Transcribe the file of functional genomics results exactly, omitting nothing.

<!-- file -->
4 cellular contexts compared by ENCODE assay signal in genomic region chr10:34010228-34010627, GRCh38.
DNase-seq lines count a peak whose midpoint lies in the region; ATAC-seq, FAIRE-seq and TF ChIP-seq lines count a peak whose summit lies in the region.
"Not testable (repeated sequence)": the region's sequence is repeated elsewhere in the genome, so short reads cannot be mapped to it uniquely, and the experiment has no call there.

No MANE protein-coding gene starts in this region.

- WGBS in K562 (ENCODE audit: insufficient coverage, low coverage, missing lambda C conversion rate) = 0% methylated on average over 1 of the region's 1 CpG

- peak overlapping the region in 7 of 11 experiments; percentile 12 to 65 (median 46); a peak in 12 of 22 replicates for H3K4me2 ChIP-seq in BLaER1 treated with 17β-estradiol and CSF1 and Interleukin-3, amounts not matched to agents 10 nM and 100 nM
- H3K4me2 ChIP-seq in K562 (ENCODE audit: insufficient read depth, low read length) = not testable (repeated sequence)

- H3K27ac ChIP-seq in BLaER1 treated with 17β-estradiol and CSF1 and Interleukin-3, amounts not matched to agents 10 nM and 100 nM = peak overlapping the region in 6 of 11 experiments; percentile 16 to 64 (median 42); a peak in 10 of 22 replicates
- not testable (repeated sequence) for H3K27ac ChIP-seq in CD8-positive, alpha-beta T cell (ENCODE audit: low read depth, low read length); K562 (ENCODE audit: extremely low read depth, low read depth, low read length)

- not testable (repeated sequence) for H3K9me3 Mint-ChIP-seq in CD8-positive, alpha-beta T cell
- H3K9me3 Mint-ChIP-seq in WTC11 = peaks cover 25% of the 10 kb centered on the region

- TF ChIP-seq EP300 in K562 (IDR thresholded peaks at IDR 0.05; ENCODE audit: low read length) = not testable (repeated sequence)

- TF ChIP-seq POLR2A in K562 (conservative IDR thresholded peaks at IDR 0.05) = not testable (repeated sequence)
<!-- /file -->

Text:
4 cellular contexts compared by ENCODE assay signal in genomic region chr10:34010228-34010627, GRCh38.
DNase-seq lines count a peak whose midpoint lies in the region; ATAC-seq, FAIRE-seq and TF ChIP-seq lines count a peak whose summit lies in the region.
"Not testable (repeated sequence)": the region's sequence is repeated elsewhere in the genome, so short reads cannot be mapped to it uniquely, and the experiment has no call there.

No MANE protein-coding gene starts in this region.

- WGBS in K562 (ENCODE audit: insufficient coverage, low coverage, missing lambda C conversion rate) = 0% methylated on average over 1 of the region's 1 CpG

- peak overlapping the region in 7 of 11 experiments; percentile 12 to 65 (median 46); a peak in 12 of 22 replicates for H3K4me2 ChIP-seq in BLaER1 treated with 17β-estradiol and CSF1 and Interleukin-3, amounts not matched to agents 10 nM and 100 nM
- H3K4me2 ChIP-seq in K562 (ENCODE audit: insufficient read depth, low read length) = not testable (repeated sequence)

- H3K27ac ChIP-seq in BLaER1 treated with 17β-estradiol and CSF1 and Interleukin-3, amounts not matched to agents 10 nM and 100 nM = peak overlapping the region in 6 of 11 experiments; percentile 16 to 64 (median 42); a peak in 10 of 22 replicates
- not testable (repeated sequence) for H3K27ac ChIP-seq in CD8-positive, alpha-beta T cell (ENCODE audit: low read depth, low read length); K562 (ENCODE audit: extremely low read depth, low read depth, low read length)

- not testable (repeated sequence) for H3K9me3 Mint-ChIP-seq in CD8-positive, alpha-beta T cell
- H3K9me3 Mint-ChIP-seq in WTC11 = peaks cover 25% of the 10 kb centered on the region

- TF ChIP-seq EP300 in K562 (IDR thresholded peaks at IDR 0.05; ENCODE audit: low read length) = not testable (repeated sequence)

- TF ChIP-seq POLR2A in K562 (conservative IDR thresholded peaks at IDR 0.05) = not testable (repeated sequence)